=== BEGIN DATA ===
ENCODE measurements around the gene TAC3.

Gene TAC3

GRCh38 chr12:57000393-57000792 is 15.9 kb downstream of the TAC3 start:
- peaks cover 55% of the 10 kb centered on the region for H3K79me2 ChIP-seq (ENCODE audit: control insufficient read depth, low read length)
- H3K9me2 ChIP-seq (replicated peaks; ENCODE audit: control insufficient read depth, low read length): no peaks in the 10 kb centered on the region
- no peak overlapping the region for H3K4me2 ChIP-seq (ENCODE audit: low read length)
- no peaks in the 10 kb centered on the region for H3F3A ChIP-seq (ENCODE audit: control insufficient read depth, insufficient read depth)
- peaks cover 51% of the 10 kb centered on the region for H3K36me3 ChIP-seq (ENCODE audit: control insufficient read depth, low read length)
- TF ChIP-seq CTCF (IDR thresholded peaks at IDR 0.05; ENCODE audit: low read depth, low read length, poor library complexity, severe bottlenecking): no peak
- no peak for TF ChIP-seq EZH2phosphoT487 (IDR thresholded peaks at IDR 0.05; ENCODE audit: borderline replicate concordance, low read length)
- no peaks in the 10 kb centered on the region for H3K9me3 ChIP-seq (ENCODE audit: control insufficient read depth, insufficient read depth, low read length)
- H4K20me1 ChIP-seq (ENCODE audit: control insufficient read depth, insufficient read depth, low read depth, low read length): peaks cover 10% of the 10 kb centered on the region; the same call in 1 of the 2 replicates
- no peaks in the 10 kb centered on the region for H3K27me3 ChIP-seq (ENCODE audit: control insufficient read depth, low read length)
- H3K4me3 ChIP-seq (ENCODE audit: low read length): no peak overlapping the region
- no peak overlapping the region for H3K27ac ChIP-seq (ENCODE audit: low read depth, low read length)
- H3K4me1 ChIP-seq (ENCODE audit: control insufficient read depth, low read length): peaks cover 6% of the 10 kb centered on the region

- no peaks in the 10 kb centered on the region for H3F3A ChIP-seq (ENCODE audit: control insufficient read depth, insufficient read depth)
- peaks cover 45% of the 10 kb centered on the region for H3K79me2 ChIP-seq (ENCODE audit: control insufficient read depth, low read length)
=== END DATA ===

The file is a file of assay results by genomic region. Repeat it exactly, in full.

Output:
ENCODE measurements around the gene TAC3.

Gene TAC3

GRCh38 chr12:57000393-57000792 is 15.9 kb downstream of the TAC3 start:
- peaks cover 55% of the 10 kb centered on the region for H3K79me2 ChIP-seq (ENCODE audit: control insufficient read depth, low read length)
- H3K9me2 ChIP-seq (replicated peaks; ENCODE audit: control insufficient read depth, low read length): no peaks in the 10 kb centered on the region
- no peak overlapping the region for H3K4me2 ChIP-seq (ENCODE audit: low read length)
- no peaks in the 10 kb centered on the region for H3F3A ChIP-seq (ENCODE audit: control insufficient read depth, insufficient read depth)
- peaks cover 51% of the 10 kb centered on the region for H3K36me3 ChIP-seq (ENCODE audit: control insufficient read depth, low read length)
- TF ChIP-seq CTCF (IDR thresholded peaks at IDR 0.05; ENCODE audit: low read depth, low read length, poor library complexity, severe bottlenecking): no peak
- no peak for TF ChIP-seq EZH2phosphoT487 (IDR thresholded peaks at IDR 0.05; ENCODE audit: borderline replicate concordance, low read length)
- no peaks in the 10 kb centered on the region for H3K9me3 ChIP-seq (ENCODE audit: control insufficient read depth, insufficient read depth, low read length)
- H4K20me1 ChIP-seq (ENCODE audit: control insufficient read depth, insufficient read depth, low read depth, low read length): peaks cover 10% of the 10 kb centered on the region; the same call in 1 of the 2 replicates
- no peaks in the 10 kb centered on the region for H3K27me3 ChIP-seq (ENCODE audit: control insufficient read depth, low read length)
- H3K4me3 ChIP-seq (ENCODE audit: low read length): no peak overlapping the region
- no peak overlapping the region for H3K27ac ChIP-seq (ENCODE audit: low read depth, low read length)
- H3K4me1 ChIP-seq (ENCODE audit: control insufficient read depth, low read length): peaks cover 6% of the 10 kb centered on the region

- no peaks in the 10 kb centered on the region for H3F3A ChIP-seq (ENCODE audit: control insufficient read depth, insufficient read depth)
- peaks cover 45% of the 10 kb centered on the region for H3K79me2 ChIP-seq (ENCODE audit: control insufficient read depth, low read length)